ASAE Annual Meeting

Innovation During Times of Crisis

By Association Adviser staff • August 28, 2020

Duncan Wardle, former head of innovation at Disney and founder of iD8 & innov8, shared with attendees how we can spark creativity and open the door to innovative thinking. He explained in Wednesday’s fast-paced and engaging keynote that there are five barriers to innovation:
1. We don’t have time.
2. We’re risk averse because we have quarterly results to meet that leaves us thinking in the short-term.
3. We’re product-centric and not focused on our consumer.
4. We have too many layers of approvals.
5. We all have different definitions of innovation and fail to speak the same language.
Think of what kids do better than adults: They play, are curious and honest, use their imaginations, and ask “why?” over and over again. That type of creative thinking, Duncan said, is under attack from a young age, Duncan said, which is why adults are often better at strategy, planning, critical thinking and analysis. Both styles of thinking, however, are required in an innovative process.
As adults though, how can we practice creativity when it’s not our natural tendency? “Creativity is a muscle; the more you use it, the better you get it,” he said.
People and groups often have their own ways of thinking – rivers of thinking – that are deep, fast and one-way based on our experiences, but we can get out of those rivers of habit if we actively change our perspective or the questions we ask, including:
  • Ask, “What if?” Every industry has rules, so metaphorically break those rules. What if … this weren’t a challenge or that didn’t stand in our way? Then reimagine your industry, product, service or organization without those rules in place.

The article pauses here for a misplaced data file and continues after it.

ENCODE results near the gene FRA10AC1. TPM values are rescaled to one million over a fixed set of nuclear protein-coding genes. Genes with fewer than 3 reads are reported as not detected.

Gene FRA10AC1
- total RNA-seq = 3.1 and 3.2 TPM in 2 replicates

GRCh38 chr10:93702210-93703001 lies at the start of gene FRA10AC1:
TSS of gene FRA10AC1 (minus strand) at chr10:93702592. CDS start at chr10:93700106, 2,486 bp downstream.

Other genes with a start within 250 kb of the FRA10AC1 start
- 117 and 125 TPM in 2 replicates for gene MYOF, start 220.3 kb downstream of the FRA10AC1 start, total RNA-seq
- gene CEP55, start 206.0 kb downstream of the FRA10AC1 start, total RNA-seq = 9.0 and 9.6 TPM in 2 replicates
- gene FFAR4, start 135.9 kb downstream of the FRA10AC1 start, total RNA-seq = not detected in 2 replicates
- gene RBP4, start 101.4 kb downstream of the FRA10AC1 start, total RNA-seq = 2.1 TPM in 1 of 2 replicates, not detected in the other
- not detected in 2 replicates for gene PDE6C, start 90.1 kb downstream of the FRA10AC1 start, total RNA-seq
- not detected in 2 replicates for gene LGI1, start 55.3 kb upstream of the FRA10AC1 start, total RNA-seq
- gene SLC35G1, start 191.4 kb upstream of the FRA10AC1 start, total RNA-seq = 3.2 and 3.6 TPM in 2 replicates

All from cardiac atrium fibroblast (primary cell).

• Include naive experts: This person may not have experience or expertise in your field, but they are an authority in an area you’re seeking to learn more about or they have a new perspective to your thinking. “If they don’t look like you, they don’t think like you. And if they don’t think like you, they can get you to think differently.”
  • Ask “How else?” Give yourself permission to reframe how you look at things and even the words you use, like how Disney refers to its customers as guests or its employees as cast members.
  • Follow your intuition: While most days we do get buried thinking about meeting quarterly or annual goals, real innovation happens when we stop to think how might we attack the biggest pinch and pain points and take away major barriers to success.
  • Be curious: We are creatures of habit – we eat the same foods, sleep on the same side of bed and drive the same route home day after day – but being curious creates new stimuli for our brain. Look for opportunities for unplanned collaboration and bring people together for unexpected conversations.
  • Be brave: “The opposite of bravery isn’t cowardice, it’s conformity.”
While not all ideas make it, we can create an environment where more ideas can be developed and visualized, and that’s when true innovation will begin to happen.